The Supreme Court is set to rule on this case by June in Indiana just in time to purge the voting rolls and disenfranchise as many voters as possible before anyone has a chance to doing something about it. Well, Valerie Williams and Mary-Jo Criswell are prime examples of why it's completely bogus and must be defeated at all costs.
In April 2006, a federal judge upheld Indiana’s law on voter identification, the strictest in the nation, saying there was no evidence that it would prevent any voter from having his ballot counted. But on Election Day last November, Valerie Williams became that evidence, according to lawyers in a case that will be argued Wednesday before the Supreme Court. After Ms. Williams grabbed her cane that day and walked into the polling station in the lobby of her retirement home to vote, as she has done in at least the last two elections, she was barred from doing so.
The election officials at the polling place, whom she had known for years, told her she could not cast a regular ballot. They said the forms of identification she had always used — a telephone bill, a Social Security letter with her address on it and an expired Indiana driver’s license — were no longer valid under the voter ID law, which required a current state-issued photo identification card.
“Of course I threw a fit,” said Ms. Williams, 61, who was made to cast a provisional ballot instead, which, according to voting records, was never counted. Ms. Williams — who has difficulty walking — said she was not able to get a ride to the voting office to prove her identity within 10 days as required under the law, and her ballot was discarded...read on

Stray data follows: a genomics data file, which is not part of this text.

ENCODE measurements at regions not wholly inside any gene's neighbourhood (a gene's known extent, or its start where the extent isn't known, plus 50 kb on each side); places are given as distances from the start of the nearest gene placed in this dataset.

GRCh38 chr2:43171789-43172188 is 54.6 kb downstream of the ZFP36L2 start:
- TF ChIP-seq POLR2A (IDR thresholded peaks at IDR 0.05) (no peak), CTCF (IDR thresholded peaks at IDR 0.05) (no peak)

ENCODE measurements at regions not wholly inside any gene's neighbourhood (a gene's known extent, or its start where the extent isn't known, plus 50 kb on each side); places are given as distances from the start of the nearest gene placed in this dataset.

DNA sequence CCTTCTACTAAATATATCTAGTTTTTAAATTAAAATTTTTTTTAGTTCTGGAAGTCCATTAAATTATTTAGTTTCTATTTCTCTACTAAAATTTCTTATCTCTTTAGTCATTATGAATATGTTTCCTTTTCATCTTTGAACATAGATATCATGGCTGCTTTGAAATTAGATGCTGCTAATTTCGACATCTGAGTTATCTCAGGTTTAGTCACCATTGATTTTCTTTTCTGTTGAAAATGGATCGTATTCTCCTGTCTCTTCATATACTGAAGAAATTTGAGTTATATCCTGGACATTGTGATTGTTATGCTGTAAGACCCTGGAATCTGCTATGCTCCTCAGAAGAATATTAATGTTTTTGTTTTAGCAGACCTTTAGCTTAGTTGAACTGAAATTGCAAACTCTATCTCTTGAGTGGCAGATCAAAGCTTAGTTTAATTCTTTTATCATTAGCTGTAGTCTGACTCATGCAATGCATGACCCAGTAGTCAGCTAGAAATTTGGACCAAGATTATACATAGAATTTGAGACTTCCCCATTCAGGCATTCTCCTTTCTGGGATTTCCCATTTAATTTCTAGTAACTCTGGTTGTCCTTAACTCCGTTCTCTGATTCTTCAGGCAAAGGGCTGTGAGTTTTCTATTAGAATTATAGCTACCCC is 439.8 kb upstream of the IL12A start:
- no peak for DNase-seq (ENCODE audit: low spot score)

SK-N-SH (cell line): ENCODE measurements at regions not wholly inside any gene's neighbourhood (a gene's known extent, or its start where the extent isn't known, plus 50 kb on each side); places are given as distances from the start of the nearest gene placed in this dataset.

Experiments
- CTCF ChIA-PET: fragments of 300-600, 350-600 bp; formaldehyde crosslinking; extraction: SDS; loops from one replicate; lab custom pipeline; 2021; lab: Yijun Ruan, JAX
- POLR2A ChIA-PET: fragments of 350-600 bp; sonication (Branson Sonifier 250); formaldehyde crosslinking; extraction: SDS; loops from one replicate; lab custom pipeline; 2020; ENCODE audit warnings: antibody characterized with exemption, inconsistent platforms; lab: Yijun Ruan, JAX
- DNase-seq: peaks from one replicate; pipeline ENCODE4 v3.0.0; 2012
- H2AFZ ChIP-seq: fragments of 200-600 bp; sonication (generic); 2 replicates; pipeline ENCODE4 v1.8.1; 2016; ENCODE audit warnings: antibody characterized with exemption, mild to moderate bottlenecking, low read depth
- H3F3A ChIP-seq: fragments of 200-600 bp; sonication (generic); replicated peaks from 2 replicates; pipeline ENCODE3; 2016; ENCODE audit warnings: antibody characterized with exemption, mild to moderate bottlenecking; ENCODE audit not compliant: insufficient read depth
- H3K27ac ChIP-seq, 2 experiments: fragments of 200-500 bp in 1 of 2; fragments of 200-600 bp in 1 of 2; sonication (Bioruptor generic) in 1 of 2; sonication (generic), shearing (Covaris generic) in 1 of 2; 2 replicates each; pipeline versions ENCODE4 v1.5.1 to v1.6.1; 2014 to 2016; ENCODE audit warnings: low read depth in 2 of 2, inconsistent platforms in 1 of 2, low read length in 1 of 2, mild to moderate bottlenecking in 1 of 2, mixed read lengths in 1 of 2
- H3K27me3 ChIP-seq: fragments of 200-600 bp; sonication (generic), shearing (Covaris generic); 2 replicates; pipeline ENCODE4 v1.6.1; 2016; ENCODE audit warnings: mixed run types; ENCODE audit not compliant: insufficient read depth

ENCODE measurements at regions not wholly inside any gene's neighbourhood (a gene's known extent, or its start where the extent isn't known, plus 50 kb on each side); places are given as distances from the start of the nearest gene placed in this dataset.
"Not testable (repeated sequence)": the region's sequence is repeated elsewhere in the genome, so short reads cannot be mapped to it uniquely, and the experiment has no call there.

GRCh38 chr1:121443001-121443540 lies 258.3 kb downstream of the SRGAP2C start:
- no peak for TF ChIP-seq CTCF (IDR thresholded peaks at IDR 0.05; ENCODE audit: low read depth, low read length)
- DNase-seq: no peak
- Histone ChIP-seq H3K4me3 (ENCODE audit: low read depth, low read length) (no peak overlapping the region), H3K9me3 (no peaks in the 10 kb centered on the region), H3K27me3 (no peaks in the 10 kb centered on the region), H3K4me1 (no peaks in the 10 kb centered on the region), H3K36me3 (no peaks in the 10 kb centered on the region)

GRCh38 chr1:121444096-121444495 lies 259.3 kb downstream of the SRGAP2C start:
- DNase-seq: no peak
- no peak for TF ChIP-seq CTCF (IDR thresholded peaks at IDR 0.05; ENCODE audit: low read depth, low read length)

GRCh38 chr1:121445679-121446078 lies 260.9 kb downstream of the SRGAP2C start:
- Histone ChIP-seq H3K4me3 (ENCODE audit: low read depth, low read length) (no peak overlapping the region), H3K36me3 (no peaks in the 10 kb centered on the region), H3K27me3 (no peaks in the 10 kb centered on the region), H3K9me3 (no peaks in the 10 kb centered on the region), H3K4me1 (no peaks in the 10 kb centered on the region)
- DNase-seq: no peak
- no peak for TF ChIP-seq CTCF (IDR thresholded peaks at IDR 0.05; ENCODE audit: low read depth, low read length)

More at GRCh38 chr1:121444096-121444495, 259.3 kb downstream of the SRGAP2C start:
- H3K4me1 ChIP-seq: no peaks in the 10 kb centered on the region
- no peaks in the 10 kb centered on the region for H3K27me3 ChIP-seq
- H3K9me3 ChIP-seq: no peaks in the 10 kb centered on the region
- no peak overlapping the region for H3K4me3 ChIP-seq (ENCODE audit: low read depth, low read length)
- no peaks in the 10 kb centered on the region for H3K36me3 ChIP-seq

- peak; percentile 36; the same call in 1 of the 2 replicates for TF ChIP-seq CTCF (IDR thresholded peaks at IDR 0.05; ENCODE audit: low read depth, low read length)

But the decision will effect more than just the voter-identification issue. It will be pushed through as many states as the GOP can muster.
In the 1980s and ’90s, the Supreme Court came up with a test for assessing any law that placed hurdles before voters. The justices ruled that courts must weigh the value of the law to the state against the burden it placed on voters.
How the court applies that test in this case could set the standard for challenges to election rules across the country. The decision could affect a range of other voting-related rules being imposed by states, including ones involving the handling of provisional ballots, new restrictions on voter registration and the methods states can use to purge voters from registration rolls.
You can see the entire scam now. And what does the Bush administration say about it?
The Bush administration, arguing in favor of the law in a brief filed with the Supreme Court, suggested it was not necessary to prove fraud was actually taking place, given the importance of preventing such fraud.
BushCo. is implementing a preemptive doctrine on voter fraud where none exists and Republicans are determined to get this passed. This case has been decided right down party lines so I don't expect the Roberts Court to rule in favor of Democracy. We've had to fight for the right to vote since this nation was born and we must continue that struggle.